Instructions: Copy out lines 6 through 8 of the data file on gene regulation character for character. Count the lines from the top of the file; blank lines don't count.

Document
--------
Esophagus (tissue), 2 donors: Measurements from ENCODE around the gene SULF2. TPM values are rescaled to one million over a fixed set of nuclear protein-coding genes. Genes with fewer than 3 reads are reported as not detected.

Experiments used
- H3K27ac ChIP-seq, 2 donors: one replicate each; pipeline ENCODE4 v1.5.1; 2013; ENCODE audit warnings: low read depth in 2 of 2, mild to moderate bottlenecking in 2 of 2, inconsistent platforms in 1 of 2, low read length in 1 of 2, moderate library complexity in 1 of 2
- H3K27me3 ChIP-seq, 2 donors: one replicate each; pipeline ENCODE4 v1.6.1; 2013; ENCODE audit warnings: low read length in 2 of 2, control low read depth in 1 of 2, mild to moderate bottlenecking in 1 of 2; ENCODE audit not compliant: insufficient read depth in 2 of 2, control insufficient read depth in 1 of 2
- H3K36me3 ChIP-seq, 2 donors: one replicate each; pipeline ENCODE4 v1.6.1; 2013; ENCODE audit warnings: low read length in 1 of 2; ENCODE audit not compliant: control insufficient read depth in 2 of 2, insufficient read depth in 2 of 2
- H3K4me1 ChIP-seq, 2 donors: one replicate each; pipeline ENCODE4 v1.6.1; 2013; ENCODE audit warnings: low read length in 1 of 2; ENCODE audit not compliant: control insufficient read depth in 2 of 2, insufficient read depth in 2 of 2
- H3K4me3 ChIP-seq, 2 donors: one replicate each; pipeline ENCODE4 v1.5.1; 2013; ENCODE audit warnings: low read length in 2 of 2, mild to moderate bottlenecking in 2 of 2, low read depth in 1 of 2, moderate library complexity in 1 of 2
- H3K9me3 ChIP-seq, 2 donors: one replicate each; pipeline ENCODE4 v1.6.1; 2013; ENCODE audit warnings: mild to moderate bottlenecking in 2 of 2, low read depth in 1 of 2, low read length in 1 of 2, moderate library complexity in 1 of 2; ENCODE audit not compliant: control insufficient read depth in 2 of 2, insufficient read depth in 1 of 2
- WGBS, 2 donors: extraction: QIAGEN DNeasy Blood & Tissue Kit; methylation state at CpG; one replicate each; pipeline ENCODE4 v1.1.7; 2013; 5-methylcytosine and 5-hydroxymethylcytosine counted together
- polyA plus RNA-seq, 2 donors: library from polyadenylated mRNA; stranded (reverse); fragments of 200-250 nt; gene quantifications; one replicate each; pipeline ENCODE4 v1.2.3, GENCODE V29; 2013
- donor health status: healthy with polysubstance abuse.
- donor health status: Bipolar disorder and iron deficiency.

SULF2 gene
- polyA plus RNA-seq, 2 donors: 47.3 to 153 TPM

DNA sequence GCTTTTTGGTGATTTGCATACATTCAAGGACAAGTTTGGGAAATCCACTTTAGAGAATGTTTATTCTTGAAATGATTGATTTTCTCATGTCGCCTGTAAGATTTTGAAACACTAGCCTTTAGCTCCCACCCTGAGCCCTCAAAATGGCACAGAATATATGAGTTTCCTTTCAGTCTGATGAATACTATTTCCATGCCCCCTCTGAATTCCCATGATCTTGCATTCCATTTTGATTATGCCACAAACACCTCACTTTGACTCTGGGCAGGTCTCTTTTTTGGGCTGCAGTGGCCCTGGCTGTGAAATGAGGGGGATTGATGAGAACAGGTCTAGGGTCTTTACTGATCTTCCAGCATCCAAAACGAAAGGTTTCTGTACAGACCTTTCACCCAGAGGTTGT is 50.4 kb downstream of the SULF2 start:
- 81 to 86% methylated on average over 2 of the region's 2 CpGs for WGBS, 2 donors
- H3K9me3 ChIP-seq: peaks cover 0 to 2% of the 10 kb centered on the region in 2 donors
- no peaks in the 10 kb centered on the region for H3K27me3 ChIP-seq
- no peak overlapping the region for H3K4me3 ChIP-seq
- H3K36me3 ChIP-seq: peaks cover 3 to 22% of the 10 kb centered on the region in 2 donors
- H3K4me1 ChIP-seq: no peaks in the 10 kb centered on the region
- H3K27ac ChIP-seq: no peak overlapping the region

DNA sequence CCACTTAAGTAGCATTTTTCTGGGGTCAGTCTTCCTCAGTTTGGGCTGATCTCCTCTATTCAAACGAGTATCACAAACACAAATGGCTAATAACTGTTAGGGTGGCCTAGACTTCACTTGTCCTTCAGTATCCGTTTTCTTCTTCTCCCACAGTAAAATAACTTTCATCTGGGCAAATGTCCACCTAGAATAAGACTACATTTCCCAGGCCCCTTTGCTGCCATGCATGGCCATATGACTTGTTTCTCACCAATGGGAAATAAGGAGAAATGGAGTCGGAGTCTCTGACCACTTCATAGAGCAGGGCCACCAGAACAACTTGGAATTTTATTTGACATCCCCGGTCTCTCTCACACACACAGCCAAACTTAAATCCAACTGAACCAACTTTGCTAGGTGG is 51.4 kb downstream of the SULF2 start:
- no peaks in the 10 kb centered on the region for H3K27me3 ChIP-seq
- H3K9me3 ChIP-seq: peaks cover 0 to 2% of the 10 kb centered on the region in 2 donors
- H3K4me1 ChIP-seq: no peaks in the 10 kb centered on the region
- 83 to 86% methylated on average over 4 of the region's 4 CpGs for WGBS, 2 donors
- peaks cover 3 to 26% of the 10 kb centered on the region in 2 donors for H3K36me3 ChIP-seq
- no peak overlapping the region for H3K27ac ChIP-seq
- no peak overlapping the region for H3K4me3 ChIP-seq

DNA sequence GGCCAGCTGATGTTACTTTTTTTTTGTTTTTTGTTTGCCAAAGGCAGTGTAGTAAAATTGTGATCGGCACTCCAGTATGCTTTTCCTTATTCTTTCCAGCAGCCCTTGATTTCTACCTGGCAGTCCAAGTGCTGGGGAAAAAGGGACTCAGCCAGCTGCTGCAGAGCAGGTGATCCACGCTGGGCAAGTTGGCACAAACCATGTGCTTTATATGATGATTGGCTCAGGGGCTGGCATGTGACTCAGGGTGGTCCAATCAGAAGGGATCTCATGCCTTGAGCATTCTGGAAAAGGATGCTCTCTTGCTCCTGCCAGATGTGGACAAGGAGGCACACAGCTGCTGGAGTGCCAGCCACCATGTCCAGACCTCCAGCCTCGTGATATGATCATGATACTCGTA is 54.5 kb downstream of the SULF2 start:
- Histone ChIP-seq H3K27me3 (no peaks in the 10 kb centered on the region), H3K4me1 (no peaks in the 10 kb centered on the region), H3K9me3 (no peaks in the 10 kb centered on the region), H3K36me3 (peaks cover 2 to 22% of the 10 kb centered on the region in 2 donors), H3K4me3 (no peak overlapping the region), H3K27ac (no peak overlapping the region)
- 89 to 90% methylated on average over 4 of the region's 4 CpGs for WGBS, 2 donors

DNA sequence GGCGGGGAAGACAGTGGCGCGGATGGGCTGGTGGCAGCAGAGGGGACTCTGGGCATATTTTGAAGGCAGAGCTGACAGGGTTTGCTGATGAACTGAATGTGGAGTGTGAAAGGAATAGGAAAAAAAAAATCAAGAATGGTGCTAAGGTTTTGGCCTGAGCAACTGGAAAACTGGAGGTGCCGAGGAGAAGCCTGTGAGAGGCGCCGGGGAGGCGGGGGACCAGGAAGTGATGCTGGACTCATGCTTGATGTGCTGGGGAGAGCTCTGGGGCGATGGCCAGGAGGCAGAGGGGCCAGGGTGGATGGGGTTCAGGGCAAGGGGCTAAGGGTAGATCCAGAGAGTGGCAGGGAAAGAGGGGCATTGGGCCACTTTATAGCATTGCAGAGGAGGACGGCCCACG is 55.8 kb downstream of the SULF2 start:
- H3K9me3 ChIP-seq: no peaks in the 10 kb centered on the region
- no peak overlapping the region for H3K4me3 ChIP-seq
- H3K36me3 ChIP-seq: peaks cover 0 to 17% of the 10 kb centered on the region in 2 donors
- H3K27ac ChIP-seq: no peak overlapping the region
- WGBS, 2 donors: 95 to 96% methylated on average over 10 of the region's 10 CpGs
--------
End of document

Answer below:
- H3K4me1 ChIP-seq, 2 donors: one replicate each; pipeline ENCODE4 v1.6.1; 2013; ENCODE audit warnings: low read length in 1 of 2; ENCODE audit not compliant: control insufficient read depth in 2 of 2, insufficient read depth in 2 of 2
- H3K4me3 ChIP-seq, 2 donors: one replicate each; pipeline ENCODE4 v1.5.1; 2013; ENCODE audit warnings: low read length in 2 of 2, mild to moderate bottlenecking in 2 of 2, low read depth in 1 of 2, moderate library complexity in 1 of 2
- H3K9me3 ChIP-seq, 2 donors: one replicate each; pipeline ENCODE4 v1.6.1; 2013; ENCODE audit warnings: mild to moderate bottlenecking in 2 of 2, low read depth in 1 of 2, low read length in 1 of 2, moderate library complexity in 1 of 2; ENCODE audit not compliant: control insufficient read depth in 2 of 2, insufficient read depth in 1 of 2